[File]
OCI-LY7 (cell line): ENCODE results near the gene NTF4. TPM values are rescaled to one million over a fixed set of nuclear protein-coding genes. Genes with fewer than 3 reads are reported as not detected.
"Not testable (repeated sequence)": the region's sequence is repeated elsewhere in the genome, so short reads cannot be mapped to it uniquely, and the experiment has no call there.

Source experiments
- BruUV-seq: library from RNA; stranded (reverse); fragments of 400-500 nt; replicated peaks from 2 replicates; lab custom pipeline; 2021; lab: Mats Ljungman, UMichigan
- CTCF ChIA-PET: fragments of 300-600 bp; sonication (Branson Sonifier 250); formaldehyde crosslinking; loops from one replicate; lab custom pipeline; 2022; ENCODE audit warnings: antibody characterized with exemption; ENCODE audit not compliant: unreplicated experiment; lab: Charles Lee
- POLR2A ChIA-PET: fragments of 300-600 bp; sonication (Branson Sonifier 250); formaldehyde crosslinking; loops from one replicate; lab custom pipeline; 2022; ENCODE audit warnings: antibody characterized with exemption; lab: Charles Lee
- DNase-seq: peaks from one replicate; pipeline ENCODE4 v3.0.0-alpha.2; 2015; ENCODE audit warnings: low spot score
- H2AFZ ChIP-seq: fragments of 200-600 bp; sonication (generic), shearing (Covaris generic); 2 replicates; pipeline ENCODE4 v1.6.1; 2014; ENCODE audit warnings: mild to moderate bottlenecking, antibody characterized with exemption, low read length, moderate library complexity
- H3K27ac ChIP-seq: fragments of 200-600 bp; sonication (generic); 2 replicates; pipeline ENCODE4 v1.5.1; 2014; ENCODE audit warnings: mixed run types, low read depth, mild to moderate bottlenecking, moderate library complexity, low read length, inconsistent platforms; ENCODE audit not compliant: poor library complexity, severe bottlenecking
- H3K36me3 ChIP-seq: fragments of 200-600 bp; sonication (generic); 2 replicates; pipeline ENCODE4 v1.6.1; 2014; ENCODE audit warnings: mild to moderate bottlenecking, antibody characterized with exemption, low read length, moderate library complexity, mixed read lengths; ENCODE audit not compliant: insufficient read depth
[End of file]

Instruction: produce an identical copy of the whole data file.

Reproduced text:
OCI-LY7 (cell line): ENCODE results near the gene NTF4. TPM values are rescaled to one million over a fixed set of nuclear protein-coding genes. Genes with fewer than 3 reads are reported as not detected.
"Not testable (repeated sequence)": the region's sequence is repeated elsewhere in the genome, so short reads cannot be mapped to it uniquely, and the experiment has no call there.

Source experiments
- BruUV-seq: library from RNA; stranded (reverse); fragments of 400-500 nt; replicated peaks from 2 replicates; lab custom pipeline; 2021; lab: Mats Ljungman, UMichigan
- CTCF ChIA-PET: fragments of 300-600 bp; sonication (Branson Sonifier 250); formaldehyde crosslinking; loops from one replicate; lab custom pipeline; 2022; ENCODE audit warnings: antibody characterized with exemption; ENCODE audit not compliant: unreplicated experiment; lab: Charles Lee
- POLR2A ChIA-PET: fragments of 300-600 bp; sonication (Branson Sonifier 250); formaldehyde crosslinking; loops from one replicate; lab custom pipeline; 2022; ENCODE audit warnings: antibody characterized with exemption; lab: Charles Lee
- DNase-seq: peaks from one replicate; pipeline ENCODE4 v3.0.0-alpha.2; 2015; ENCODE audit warnings: low spot score
- H2AFZ ChIP-seq: fragments of 200-600 bp; sonication (generic), shearing (Covaris generic); 2 replicates; pipeline ENCODE4 v1.6.1; 2014; ENCODE audit warnings: mild to moderate bottlenecking, antibody characterized with exemption, low read length, moderate library complexity
- H3K27ac ChIP-seq: fragments of 200-600 bp; sonication (generic); 2 replicates; pipeline ENCODE4 v1.5.1; 2014; ENCODE audit warnings: mixed run types, low read depth, mild to moderate bottlenecking, moderate library complexity, low read length, inconsistent platforms; ENCODE audit not compliant: poor library complexity, severe bottlenecking
- H3K36me3 ChIP-seq: fragments of 200-600 bp; sonication (generic); 2 replicates; pipeline ENCODE4 v1.6.1; 2014; ENCODE audit warnings: mild to moderate bottlenecking, antibody characterized with exemption, low read length, moderate library complexity, mixed read lengths; ENCODE audit not compliant: insufficient read depth